Kefalonia Island – A Grecian Jewel
One of seven Ionian islands, Kefalonia lies 30 miles away from mainland Greece. It has many different spellings (Cephallenia, Cephallonia, Kefallinia, Kefallonia) due to the diverse ruling entities that historically conquered the island. The natural splendor of the island is breathtaking; Kefalonia has not been overwhelmed by tourism and remains unspoiled, idyllic, and beautiful.
Houses set into the hillsides and quaint fishing towns characterize this rustic island. Argostoli, on the east side of the island, is the capital. Even though it’s a small town, Argostoli is more cosmopolitan than you would expect. It has plenty of restaurants and bars, and the pedestrian area of Lithostroto Street runs past many different shops.
If you’re looking for some history, visit the Archeological Museum, where excavated artifacts have been collected to tell the story of the island’s past, or step into the impressive library that houses over 50,000 ancient manuscripts and books.
Sami is a tiny village that was constructed near the ruins of one of Kefalonia’s prominent ancient cities. Although the town is small, it has a significant port, and the surrounding landscape is stunning. In the summer months, the village swarms with tourists attending a variety of cultural events and festivals.
Sami is also home to several monasteries, intriguing caves, and popular Mellisani Lake.
To the north, Fiscardo village is one of the few that was not demolished by the earthquake of 1953. Many historical buildings have been preserved, so visiting Fiscardo is like visiting an era from the past.
On a warm summer evening, you can stroll amidst the million-dollar yachts and open-air cafes. Fiscardo is a unique blend of old and new, magic and charm.
Sami’s Melissani Lake is an underground grotto surrounded not only by trees and forests, but also by cave walls. At midday, the sun reflects off the water, bathing the cave walls in an aqua hue.
A boat tour of the lake will take you through the sunlit chamber to a quiet, darker room with stalactites shaped like dolphins and a massive, dome-shaped ceiling. You can also view the cave from above by standing on a man-made balcony at the top.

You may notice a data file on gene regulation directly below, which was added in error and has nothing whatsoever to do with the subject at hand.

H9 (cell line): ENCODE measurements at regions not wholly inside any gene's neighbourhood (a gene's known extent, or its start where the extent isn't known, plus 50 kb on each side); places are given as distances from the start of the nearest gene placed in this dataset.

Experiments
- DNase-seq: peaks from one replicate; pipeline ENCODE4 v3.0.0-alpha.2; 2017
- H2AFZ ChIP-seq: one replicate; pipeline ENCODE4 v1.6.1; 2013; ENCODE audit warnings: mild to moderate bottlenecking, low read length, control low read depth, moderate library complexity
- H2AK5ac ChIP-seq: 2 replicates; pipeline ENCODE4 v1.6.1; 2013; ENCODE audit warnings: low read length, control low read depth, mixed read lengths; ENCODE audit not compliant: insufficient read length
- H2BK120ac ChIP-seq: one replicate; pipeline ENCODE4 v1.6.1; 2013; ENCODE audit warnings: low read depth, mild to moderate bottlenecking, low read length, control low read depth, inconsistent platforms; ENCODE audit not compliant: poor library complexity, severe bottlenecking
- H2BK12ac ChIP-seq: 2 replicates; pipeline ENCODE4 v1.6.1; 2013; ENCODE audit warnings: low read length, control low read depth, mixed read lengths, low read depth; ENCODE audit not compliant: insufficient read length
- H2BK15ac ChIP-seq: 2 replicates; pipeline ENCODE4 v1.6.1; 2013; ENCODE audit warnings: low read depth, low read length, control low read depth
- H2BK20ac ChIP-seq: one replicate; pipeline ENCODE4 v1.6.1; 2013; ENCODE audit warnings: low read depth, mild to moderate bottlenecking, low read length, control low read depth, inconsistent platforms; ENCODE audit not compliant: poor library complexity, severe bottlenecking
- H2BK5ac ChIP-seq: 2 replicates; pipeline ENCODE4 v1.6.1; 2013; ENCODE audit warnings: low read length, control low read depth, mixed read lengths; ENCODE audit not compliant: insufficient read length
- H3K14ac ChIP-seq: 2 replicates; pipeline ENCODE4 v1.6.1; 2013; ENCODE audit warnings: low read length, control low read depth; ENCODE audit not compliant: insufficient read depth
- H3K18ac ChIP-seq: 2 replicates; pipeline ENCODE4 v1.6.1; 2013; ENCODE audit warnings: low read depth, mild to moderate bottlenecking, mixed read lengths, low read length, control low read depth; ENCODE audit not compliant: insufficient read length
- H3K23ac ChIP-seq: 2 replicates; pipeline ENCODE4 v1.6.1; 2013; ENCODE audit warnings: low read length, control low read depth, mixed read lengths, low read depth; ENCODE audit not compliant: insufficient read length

The Drogarati Cave was only opened to the public in the 1960s, but the cave is more than 100 million years old. The stalactites dangling from the cave ceiling form complex shapes and reflect the light coming into the cave.
One of the chambers in the cave has great acoustics and has been used as an auditorium for concerts and cultural events!
The villages of Kefalonia are not far from the island’s unspoiled beaches. The island’s undulating coastline has created several secluded bays, where the Mediterranean water is calm and the beach areas capture the sun’s mild rays.
Perhaps the most well known beach in Kefalonia is Myrtos. This beach has been described as “the most beautiful beach in the world,” and is made of smooth white pebbles, and crystal clear waves “so blue it hurts your eyes.” The high cliffs that surround the half-moon bay are even more dramatic when they reflect the vivid colors of a sunset.
Antisamos has attracted sunbathers as well as movie buffs; some scenes from the movie ‘Captain Corelli’s Mandolin’ were filmed there. The wide beach fades into the lush greenery of the surrounding hills, and the road from Sami to Antisamos takes you past many isolated coves where you can bathe in the Mediterranean or take snapshots of the views.
Whether your visit is for business, a vacation or a honeymoon, Kefalonia will provide you with a variety of entertainment and will capture your heart. It’s a quiet island, but it has enough vivacity and charm to resonate for a lifetime.
About the Author:
Francesca Santelli is an avid European traveler who also occasionally writes for Hotels-Fairy.com. When she is not in the UK she is holidaying around the Gran Canaria or the Greek islands. What a life!!!